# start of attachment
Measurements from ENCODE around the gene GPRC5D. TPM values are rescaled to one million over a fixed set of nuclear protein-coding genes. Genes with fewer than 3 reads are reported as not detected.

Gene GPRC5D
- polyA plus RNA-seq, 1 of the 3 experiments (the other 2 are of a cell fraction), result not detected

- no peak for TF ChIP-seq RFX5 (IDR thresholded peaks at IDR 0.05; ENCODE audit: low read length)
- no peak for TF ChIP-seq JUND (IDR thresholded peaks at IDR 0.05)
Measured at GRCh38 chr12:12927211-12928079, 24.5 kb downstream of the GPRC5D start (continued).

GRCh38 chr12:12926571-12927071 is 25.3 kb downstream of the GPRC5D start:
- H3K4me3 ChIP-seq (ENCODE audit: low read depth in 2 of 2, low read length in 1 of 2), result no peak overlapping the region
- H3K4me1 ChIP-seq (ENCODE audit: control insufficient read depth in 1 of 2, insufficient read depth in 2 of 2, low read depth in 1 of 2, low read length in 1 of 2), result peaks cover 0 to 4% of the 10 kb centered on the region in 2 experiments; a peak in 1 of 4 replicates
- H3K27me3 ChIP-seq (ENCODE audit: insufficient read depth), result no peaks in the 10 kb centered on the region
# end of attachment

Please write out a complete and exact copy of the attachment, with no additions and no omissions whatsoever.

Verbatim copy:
Measurements from ENCODE around the gene GPRC5D. TPM values are rescaled to one million over a fixed set of nuclear protein-coding genes. Genes with fewer than 3 reads are reported as not detected.

Gene GPRC5D
- polyA plus RNA-seq, 1 of the 3 experiments (the other 2 are of a cell fraction), result not detected

- no peak for TF ChIP-seq RFX5 (IDR thresholded peaks at IDR 0.05; ENCODE audit: low read length)
- no peak for TF ChIP-seq JUND (IDR thresholded peaks at IDR 0.05)
Measured at GRCh38 chr12:12927211-12928079, 24.5 kb downstream of the GPRC5D start (continued).

GRCh38 chr12:12926571-12927071 is 25.3 kb downstream of the GPRC5D start:
- H3K4me3 ChIP-seq (ENCODE audit: low read depth in 2 of 2, low read length in 1 of 2), result no peak overlapping the region
- H3K4me1 ChIP-seq (ENCODE audit: control insufficient read depth in 1 of 2, insufficient read depth in 2 of 2, low read depth in 1 of 2, low read length in 1 of 2), result peaks cover 0 to 4% of the 10 kb centered on the region in 2 experiments; a peak in 1 of 4 replicates
- H3K27me3 ChIP-seq (ENCODE audit: insufficient read depth), result no peaks in the 10 kb centered on the region